(4) Put a bar in position and attach it with tape across the two control wheels to hold them in the neutral position.
(5) Adjust the direct cable turnbuckles below the control yoke and the single carry-thru turnbuckle at the aileron bell crank so that the bell crank stop bushings are centered in the two bell crank slots with 40 pounds, +10 or -10 pounds (177.93 N,+44.48 or -44.48 N)of tension at 70 °F (21 °C) on the aileron carry-thru cable. Refer to Figure 205 for the correct tensions at other temperatures. Ignore the tension on the direct cables. This tension will be different than the tension on the carry-thru cable.
(6) Adjust the pushrods at the two ailerons until the ailerons are neutral with reference to the trailing edge of the wing flaps. Be sure that the wing flaps are fully up when you make this adjustment.
(7) Remove the bar from the control wheels.
(8) With an inclinometer, do a check of the ailerons for correct travel. Make adjustments if necessary and make sure that the bushing travel stops are correctly centered in the bell cranks.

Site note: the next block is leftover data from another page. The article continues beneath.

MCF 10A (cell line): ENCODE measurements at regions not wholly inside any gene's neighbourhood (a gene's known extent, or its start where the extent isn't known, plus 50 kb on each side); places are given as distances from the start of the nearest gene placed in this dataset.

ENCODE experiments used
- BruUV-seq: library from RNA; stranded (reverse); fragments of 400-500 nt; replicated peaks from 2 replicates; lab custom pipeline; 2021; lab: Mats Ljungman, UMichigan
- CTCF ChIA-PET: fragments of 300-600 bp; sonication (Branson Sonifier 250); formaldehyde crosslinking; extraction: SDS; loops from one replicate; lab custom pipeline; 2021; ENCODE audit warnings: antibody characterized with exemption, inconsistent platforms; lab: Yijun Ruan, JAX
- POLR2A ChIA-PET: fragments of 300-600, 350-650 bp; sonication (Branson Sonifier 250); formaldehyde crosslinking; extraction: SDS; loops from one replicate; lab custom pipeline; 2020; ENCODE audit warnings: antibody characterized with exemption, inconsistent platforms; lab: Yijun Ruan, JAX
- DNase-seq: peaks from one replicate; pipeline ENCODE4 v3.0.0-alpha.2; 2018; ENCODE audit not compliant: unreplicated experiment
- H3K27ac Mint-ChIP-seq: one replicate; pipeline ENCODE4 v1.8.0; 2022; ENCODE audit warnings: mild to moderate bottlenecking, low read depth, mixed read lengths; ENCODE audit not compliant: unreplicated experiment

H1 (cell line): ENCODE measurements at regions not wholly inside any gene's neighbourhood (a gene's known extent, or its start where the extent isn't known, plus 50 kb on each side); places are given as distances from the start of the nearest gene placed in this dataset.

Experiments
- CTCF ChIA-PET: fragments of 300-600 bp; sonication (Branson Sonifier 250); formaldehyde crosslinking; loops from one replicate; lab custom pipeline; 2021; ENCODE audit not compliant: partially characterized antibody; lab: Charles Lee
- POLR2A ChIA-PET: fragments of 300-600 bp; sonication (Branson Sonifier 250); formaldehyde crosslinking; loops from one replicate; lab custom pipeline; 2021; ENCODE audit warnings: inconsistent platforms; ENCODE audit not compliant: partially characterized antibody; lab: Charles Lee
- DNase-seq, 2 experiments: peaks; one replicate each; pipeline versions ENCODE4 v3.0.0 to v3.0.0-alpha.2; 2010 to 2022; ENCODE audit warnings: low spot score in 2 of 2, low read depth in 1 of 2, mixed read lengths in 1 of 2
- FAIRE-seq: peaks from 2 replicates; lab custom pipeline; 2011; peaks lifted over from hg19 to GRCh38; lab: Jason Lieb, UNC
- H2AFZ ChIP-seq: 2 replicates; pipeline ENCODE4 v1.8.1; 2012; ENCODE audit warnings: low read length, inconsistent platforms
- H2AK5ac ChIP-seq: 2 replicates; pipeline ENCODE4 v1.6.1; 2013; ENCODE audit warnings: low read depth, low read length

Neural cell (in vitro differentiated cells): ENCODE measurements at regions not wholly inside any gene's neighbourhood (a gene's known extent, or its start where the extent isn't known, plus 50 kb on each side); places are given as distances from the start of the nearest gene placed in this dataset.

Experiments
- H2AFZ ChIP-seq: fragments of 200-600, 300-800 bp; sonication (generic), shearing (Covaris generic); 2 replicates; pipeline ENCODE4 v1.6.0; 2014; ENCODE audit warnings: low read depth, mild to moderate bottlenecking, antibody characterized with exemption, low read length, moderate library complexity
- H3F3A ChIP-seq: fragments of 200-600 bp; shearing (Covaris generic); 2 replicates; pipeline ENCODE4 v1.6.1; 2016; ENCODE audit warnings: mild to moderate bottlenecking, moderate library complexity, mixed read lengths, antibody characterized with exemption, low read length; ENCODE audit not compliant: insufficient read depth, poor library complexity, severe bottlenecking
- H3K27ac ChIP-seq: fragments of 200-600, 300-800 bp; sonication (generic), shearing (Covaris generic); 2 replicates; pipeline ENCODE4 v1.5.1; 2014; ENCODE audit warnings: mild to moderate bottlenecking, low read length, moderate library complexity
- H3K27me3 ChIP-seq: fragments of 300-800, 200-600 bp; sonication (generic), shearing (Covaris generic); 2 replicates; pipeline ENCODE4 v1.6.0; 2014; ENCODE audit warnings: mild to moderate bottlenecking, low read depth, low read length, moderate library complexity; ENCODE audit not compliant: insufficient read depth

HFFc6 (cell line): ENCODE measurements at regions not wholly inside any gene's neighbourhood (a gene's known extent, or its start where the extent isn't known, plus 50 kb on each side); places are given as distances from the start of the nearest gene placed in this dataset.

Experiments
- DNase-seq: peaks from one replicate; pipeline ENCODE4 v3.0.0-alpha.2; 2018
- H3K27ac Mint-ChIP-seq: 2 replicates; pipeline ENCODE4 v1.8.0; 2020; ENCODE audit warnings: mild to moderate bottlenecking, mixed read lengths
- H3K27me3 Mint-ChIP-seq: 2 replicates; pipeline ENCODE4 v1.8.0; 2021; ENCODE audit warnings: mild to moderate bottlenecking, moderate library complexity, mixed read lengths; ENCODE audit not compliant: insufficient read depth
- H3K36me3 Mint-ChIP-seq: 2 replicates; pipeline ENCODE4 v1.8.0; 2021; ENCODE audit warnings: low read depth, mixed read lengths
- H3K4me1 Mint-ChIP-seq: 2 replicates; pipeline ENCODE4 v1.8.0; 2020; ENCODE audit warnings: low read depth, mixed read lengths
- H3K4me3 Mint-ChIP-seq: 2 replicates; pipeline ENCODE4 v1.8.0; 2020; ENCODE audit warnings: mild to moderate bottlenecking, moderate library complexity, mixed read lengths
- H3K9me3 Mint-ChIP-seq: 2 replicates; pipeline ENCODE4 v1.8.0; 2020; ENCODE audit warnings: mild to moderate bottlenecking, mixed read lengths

NOTE: For aileron rigging specifications, refer to Chapter 6, Airplane Dimensions and Specifications - Description and Operation.
(9) Safety all turnbuckles. Refer to Chapter 20, Safetying - Maintenance Practices.
(10) Install all items that you removed for access.
WARNING: Make sure that the ailerons move in the correct direction when you move the control wheel.
(11) Do a check for the correct travel of the aileron.
It seems the two most informative places to check are if the secondary cables at the ends of the yoke chain are even with each other, and if both aileron bell crank stop bushings are centered in their slots. Depending on the outcome it could be an easy fix (adjusting the push rods between the aileron bellcrank in the wing and the aileron) or a hard fix (re-rigging the cables). It seems like as much of an art as a science, and I’ve only ever watched guys like @Roger Roger and @knot4u do it and have not done it start to finish myself. Note the custom rigging tooling the A&P is expected to fabricate, like the “bar” holding the two yokes together, etc. :)
 

Roger Roger

Paid to sleep, fly for fun
I know the immediate question is resolved, but for the benefit of future forum lurkers I checked, and Google will readily turn up the PDF(s) for the maintenance manual you seek: